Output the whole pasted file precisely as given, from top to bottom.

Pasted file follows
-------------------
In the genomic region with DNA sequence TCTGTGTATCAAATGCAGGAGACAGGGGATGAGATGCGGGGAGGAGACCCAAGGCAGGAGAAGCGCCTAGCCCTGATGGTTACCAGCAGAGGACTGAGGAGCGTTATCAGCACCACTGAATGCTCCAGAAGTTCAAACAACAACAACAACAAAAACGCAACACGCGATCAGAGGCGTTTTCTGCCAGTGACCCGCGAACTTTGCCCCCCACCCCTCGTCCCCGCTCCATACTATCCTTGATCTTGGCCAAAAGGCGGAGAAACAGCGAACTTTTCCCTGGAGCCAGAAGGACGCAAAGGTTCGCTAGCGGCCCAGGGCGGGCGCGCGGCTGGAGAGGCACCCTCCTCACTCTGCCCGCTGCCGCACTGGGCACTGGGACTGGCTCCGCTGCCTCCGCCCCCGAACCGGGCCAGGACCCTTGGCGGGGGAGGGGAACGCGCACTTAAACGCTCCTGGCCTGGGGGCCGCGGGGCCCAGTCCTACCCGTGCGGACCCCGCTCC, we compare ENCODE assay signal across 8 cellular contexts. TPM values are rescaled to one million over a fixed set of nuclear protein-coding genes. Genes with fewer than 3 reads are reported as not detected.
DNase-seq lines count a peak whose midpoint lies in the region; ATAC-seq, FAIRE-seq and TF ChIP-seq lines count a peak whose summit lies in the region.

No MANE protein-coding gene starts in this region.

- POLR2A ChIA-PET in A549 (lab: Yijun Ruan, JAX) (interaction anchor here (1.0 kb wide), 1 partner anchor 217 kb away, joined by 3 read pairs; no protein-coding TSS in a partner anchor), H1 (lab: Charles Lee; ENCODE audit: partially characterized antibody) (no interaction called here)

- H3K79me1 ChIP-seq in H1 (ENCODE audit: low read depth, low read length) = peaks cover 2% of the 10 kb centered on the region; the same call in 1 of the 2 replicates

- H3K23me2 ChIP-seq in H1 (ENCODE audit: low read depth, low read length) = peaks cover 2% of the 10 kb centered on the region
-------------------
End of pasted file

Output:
In the genomic region with DNA sequence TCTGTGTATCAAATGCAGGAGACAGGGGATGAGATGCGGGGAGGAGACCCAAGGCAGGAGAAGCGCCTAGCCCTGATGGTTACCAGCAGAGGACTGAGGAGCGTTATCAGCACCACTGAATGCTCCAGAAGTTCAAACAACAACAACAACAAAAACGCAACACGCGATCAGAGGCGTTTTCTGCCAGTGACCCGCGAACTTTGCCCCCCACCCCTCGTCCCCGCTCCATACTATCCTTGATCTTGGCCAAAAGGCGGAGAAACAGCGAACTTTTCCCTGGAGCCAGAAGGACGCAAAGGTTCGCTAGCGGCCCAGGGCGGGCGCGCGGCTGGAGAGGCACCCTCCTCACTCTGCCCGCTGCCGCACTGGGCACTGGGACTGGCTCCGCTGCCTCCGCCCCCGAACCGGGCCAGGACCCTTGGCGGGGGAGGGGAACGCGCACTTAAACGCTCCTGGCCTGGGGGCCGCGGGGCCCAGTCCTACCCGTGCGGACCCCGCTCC, we compare ENCODE assay signal across 8 cellular contexts. TPM values are rescaled to one million over a fixed set of nuclear protein-coding genes. Genes with fewer than 3 reads are reported as not detected.
DNase-seq lines count a peak whose midpoint lies in the region; ATAC-seq, FAIRE-seq and TF ChIP-seq lines count a peak whose summit lies in the region.

No MANE protein-coding gene starts in this region.

- POLR2A ChIA-PET in A549 (lab: Yijun Ruan, JAX) (interaction anchor here (1.0 kb wide), 1 partner anchor 217 kb away, joined by 3 read pairs; no protein-coding TSS in a partner anchor), H1 (lab: Charles Lee; ENCODE audit: partially characterized antibody) (no interaction called here)

- H3K79me1 ChIP-seq in H1 (ENCODE audit: low read depth, low read length) = peaks cover 2% of the 10 kb centered on the region; the same call in 1 of the 2 replicates

- H3K23me2 ChIP-seq in H1 (ENCODE audit: low read depth, low read length) = peaks cover 2% of the 10 kb centered on the region